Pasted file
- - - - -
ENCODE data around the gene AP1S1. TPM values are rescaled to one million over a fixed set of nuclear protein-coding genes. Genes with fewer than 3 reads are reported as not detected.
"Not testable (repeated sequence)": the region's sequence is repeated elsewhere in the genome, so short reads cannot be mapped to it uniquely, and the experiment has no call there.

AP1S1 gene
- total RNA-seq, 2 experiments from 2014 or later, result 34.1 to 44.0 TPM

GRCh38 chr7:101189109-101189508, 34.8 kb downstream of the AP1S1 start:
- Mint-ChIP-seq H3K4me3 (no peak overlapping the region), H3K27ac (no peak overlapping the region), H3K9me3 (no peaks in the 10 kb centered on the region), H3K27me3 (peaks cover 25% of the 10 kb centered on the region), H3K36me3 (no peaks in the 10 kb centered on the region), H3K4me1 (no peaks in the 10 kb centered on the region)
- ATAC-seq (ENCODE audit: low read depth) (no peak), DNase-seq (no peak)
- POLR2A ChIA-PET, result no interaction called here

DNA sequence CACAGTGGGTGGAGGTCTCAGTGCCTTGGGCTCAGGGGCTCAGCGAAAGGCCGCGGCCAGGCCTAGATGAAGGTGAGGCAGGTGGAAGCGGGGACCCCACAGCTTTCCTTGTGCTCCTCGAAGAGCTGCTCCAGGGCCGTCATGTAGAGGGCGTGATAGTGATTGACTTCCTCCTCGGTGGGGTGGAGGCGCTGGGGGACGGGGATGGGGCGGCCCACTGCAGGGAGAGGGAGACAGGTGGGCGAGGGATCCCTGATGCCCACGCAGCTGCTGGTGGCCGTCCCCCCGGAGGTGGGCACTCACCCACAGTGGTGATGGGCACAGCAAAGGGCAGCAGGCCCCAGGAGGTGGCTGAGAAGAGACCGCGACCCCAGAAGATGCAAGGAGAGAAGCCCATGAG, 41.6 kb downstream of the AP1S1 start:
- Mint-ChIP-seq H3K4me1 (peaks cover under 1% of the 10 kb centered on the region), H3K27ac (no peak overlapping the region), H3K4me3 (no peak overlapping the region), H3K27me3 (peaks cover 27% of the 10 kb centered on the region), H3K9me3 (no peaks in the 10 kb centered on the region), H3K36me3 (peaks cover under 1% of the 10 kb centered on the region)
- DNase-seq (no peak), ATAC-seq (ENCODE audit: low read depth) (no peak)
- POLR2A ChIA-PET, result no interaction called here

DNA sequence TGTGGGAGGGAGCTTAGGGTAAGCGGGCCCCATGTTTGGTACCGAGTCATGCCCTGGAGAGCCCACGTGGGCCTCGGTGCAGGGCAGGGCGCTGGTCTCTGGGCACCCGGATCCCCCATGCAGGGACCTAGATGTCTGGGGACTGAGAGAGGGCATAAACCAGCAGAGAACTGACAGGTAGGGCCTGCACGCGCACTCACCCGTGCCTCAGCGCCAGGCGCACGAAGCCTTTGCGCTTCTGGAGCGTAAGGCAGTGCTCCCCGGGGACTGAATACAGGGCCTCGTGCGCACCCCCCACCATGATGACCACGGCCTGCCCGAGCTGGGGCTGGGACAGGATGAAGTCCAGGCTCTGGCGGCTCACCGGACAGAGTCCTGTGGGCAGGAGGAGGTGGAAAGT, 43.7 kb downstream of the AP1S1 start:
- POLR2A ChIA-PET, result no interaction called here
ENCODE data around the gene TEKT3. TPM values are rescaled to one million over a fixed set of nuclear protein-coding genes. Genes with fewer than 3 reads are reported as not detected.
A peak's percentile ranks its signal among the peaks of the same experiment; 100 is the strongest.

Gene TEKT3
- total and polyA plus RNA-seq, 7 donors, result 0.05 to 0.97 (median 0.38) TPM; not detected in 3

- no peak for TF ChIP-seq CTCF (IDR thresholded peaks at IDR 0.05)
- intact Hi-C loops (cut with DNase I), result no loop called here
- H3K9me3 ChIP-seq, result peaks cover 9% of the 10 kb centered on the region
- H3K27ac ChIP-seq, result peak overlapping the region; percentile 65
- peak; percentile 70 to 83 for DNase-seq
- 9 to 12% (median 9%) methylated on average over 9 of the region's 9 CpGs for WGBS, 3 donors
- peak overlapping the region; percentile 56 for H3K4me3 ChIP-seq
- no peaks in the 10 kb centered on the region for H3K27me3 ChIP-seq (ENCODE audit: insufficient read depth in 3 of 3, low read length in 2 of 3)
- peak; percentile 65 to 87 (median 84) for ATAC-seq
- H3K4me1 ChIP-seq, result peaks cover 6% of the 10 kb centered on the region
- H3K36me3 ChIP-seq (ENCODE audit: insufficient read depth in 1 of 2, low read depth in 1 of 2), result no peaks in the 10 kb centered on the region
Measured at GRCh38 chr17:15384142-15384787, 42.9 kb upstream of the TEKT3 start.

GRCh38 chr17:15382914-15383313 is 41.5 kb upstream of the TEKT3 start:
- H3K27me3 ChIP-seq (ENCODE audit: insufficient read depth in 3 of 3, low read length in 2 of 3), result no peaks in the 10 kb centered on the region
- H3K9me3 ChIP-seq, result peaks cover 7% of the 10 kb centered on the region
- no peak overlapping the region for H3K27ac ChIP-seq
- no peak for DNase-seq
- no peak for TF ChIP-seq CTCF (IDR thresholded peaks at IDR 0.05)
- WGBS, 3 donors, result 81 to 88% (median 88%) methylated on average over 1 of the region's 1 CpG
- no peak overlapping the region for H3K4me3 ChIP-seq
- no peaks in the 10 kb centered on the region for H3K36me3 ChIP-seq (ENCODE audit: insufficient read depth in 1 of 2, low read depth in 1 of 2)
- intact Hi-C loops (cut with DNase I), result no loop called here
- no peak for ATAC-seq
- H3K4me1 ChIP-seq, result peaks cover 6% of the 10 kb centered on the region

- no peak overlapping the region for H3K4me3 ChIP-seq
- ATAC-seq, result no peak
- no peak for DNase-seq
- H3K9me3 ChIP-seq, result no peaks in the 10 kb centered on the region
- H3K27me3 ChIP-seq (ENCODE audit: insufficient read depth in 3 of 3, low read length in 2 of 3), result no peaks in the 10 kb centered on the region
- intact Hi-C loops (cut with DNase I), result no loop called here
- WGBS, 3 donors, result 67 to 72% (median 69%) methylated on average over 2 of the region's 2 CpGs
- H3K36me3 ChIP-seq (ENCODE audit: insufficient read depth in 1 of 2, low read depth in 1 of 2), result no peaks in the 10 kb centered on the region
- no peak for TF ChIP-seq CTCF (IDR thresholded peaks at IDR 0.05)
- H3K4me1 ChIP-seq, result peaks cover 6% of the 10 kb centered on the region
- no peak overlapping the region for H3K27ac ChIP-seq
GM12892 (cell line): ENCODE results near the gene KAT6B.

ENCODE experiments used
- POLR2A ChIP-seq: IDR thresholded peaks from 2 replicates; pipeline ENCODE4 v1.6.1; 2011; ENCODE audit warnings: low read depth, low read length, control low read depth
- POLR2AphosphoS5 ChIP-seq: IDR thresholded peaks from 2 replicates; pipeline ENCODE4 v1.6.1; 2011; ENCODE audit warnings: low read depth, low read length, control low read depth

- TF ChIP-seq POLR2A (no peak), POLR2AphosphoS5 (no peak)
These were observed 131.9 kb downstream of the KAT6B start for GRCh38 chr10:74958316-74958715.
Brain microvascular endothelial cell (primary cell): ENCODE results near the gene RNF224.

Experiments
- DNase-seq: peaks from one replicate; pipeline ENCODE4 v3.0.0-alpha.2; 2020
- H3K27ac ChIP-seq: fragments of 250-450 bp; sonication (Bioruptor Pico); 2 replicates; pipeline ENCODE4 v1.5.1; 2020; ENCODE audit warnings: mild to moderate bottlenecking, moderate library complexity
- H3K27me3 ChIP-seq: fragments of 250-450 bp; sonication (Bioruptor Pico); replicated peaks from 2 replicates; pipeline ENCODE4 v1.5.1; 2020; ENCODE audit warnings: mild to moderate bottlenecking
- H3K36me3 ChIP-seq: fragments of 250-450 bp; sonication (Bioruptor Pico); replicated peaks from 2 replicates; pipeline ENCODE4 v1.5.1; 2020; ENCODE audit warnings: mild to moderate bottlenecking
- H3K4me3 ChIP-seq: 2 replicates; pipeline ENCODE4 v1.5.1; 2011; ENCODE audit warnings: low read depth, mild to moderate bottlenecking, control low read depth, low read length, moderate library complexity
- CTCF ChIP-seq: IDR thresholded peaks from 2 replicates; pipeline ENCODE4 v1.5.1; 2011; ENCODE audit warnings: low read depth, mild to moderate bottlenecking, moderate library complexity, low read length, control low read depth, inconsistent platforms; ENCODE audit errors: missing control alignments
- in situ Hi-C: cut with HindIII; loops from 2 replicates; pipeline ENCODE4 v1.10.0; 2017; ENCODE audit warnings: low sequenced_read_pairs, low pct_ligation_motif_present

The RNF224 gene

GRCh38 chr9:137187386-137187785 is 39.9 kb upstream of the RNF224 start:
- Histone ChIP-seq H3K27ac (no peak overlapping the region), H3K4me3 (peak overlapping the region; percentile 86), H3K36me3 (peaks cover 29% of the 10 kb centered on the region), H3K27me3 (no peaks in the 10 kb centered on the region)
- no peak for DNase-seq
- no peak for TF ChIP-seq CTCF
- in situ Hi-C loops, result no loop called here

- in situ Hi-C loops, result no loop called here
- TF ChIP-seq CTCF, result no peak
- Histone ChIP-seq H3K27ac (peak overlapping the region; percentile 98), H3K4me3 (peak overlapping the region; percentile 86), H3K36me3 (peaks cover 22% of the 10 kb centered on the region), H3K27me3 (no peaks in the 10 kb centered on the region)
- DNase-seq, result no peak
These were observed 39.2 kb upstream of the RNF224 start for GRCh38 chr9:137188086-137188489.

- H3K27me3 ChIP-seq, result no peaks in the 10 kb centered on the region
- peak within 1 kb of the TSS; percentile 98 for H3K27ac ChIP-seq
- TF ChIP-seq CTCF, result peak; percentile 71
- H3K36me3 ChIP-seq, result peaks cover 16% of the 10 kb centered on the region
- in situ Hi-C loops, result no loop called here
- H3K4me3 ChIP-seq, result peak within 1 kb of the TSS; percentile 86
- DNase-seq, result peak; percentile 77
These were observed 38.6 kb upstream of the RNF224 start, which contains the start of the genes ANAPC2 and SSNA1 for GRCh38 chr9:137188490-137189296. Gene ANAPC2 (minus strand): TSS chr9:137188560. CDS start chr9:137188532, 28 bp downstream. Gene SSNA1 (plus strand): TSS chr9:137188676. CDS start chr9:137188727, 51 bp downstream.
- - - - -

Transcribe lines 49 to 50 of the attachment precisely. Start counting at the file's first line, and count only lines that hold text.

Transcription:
- WGBS, 3 donors, result 67 to 72% (median 69%) methylated on average over 2 of the region's 2 CpGs
- H3K36me3 ChIP-seq (ENCODE audit: insufficient read depth in 1 of 2, low read depth in 1 of 2), result no peaks in the 10 kb centered on the region